Not only will we enter into blessing of God, but we will spend eternity growing in our knowledge of Him. John writes: “They will see his face” (v. 4). In this life, you will probably never meet a famous general, a head of state, or even a popular movie star. But if you belong to Christ through faith, you will see God’s face. Indeed, the mark of a mature believer is an increasing desire to see God’s glory in heaven and to be closer to Him now.

In addition to seeing God’s face, believers will have “his name” written “on their foreheads” (v. 4). Whereas the mark of the beast signified loyalty to the tyrannical Antichrist, here the mark of God signifies the loyalty of those who belong to Him. In as earlier vision, the sealing of God’s name on His people indicated His care for their souls (7:3), in contrast to the unbelieving world marked with the sign of the beast. Moreover, the name of God stands for His character, which is reflected in the holiness of the glorified saints. God’s mark indicates His ownership, His covenant union, and His acceptance of all who bear His name in eternity. None who bear His name will ever be forgotten or lost.

John repeats in verse 5 his earlier statement that “night will be no more. They will need no light of lamp or sun, for the Lord God will be their light.” Everything belonging to the old order will have gone, including both nighttime with its dangers and temptations and the celestial light needed for daytime. In the New Jerusalem, God’s presence will always be their light. John concludes: “And they will reign forever and ever” (v. 5). Thus, at the end is fulfilled God’s first calling for His people. God said, “Let us make man in our image, after our likeness. And let them have dominion” (Gen. 1:26). Sin made slaves, but God intends by grace to make us kings.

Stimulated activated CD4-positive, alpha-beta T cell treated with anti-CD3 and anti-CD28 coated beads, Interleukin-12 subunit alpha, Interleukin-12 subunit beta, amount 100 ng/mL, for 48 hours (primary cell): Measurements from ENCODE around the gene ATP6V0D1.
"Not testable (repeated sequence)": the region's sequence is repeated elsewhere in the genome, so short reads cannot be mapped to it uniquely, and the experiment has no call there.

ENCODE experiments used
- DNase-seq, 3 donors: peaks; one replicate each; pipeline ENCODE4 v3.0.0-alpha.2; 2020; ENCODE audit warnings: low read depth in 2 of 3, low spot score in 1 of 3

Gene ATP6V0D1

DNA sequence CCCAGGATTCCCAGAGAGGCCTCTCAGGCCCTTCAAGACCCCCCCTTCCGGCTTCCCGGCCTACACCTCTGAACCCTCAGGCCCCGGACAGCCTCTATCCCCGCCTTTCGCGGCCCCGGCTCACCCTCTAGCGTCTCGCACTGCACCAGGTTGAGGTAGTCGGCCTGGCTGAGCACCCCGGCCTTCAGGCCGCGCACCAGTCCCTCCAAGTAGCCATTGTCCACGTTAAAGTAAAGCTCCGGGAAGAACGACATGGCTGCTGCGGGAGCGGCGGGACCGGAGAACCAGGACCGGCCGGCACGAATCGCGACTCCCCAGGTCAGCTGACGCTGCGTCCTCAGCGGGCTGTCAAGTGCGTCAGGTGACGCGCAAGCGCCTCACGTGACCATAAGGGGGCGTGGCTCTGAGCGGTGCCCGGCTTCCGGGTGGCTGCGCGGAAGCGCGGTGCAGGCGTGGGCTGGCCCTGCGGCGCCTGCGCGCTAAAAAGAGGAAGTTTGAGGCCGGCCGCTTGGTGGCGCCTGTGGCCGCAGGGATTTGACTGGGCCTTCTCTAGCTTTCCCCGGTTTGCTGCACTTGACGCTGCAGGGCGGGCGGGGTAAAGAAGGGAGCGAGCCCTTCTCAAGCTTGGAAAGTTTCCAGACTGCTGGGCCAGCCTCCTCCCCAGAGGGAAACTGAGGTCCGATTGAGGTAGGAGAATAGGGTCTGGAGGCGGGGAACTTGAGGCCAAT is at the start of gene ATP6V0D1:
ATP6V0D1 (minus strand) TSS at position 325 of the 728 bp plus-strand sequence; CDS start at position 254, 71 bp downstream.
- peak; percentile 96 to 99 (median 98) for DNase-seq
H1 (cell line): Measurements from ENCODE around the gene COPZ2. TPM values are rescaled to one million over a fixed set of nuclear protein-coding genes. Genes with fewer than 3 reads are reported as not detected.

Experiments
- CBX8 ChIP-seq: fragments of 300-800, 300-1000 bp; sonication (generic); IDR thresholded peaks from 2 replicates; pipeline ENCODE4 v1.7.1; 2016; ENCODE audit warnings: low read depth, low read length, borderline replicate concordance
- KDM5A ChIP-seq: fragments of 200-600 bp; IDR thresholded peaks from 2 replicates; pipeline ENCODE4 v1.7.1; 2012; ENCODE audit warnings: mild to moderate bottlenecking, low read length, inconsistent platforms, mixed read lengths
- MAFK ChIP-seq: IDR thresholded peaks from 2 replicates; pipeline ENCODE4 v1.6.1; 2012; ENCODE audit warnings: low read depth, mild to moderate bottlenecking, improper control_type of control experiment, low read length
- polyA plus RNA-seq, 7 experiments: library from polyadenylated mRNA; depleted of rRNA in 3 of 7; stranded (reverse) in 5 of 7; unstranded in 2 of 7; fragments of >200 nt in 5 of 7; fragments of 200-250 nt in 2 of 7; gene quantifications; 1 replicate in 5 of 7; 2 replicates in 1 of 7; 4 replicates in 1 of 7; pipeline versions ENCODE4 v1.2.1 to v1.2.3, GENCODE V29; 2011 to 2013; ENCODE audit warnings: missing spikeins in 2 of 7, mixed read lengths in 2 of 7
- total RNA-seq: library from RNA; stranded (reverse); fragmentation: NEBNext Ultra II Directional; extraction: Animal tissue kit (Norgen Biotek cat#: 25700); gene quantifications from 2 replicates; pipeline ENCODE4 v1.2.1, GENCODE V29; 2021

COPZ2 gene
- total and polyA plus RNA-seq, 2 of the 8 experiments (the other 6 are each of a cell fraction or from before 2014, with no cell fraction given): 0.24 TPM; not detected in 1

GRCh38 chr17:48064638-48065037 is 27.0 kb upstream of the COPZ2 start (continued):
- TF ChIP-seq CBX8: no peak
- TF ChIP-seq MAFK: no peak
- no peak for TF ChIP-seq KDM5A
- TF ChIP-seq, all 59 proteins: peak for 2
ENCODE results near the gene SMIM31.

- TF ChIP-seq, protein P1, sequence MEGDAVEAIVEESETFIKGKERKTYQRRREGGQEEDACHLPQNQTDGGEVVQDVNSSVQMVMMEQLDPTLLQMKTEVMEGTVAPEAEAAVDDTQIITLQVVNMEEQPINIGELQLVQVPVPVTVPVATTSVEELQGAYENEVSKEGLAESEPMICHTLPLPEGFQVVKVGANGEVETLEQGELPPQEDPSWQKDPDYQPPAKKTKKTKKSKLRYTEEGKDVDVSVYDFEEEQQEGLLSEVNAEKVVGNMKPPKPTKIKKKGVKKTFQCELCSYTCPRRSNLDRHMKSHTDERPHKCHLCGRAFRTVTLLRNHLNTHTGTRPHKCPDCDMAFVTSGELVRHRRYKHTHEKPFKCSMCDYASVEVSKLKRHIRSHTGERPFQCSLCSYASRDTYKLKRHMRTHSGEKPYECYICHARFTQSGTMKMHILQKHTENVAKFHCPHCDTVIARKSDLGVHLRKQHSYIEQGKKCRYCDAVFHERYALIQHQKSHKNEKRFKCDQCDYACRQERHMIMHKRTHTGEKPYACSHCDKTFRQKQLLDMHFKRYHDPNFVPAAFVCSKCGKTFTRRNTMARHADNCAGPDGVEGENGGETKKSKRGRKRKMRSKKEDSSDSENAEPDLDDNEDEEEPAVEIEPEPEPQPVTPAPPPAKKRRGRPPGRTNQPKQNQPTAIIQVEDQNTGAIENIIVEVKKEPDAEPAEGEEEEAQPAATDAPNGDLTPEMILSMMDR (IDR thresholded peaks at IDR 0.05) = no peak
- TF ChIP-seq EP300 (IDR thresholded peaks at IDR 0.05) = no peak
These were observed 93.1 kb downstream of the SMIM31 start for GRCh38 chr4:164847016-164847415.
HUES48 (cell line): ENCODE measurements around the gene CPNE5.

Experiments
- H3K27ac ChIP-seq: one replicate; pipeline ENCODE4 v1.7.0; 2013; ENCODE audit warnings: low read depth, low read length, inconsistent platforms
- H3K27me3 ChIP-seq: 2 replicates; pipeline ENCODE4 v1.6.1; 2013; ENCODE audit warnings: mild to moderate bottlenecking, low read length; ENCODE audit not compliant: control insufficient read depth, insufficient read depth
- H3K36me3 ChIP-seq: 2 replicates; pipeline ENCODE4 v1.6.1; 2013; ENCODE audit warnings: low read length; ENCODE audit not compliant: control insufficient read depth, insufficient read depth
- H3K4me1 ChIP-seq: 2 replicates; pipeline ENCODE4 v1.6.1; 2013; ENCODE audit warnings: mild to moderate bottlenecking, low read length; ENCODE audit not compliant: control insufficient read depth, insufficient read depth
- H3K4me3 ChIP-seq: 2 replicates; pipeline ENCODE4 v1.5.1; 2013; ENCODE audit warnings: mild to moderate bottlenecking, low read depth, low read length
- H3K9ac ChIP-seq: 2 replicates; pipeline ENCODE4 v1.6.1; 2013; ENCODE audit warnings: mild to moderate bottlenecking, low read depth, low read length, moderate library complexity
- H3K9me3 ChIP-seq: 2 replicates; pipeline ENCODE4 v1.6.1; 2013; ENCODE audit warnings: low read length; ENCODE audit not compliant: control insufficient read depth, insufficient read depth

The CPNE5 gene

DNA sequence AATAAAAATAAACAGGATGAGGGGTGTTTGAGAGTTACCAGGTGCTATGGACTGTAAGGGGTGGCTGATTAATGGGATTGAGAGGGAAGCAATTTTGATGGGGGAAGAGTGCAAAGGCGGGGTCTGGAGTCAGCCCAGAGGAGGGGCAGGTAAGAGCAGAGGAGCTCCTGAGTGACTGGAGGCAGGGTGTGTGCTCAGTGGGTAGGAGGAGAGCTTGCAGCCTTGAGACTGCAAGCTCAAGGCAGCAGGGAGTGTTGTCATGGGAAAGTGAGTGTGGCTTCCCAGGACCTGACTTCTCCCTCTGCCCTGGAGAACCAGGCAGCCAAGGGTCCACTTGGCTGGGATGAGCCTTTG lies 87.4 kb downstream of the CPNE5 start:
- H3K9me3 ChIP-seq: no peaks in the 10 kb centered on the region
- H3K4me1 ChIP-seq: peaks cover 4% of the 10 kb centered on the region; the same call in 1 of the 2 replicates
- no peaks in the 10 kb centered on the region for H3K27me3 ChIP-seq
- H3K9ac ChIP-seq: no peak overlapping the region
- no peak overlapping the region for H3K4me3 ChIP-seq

Through union with Christ in faith, you are destined to reign with Him in the land of glory. Of the one who conquers, he said, “I will grant him to sit with me on my throne, as I also conquered and sat down with my Father on his throne” (Rev. 3:21). This being true, why should sin reign over you now (Rom. 6:12)? Why should you succumb to anxiety, even in the midst of great trials, when God has sent His Son to die for your sins and has promised that you will reign with Him forever? Remembering that John wrote the book of Revelation to churches facing terrible persecution for their faith and testimony to Christ, why should you fear to speak boldly the truths of God’s Word, and especially the gospel offer of salvation?

There is a crown for you, together with a portion of the glory of Christ for you to display in this world. If you come to Jesus for salvation and yield yourself to His reign in this life, then the final words of John’s vision will come true for you: the Lord God will be your light, and you will reign forever and ever.

Revelation 22:1-5 Study Questions:

According to John, what is the purpose of the leaves on the tree (v. 2)?

From the start of the book, we were told that the Lamb’s followers were to be a royal priesthood, and now we see what this means. It is from the city, the city which is the bride, the bride which is the Lamb’s followers, that healing, restorative stewardship is to flow. This is how the creator God will show, once and for all, that His creation was good, and that He Himself is full of mercy. How might we begin to participate in this healing, redeeming work today?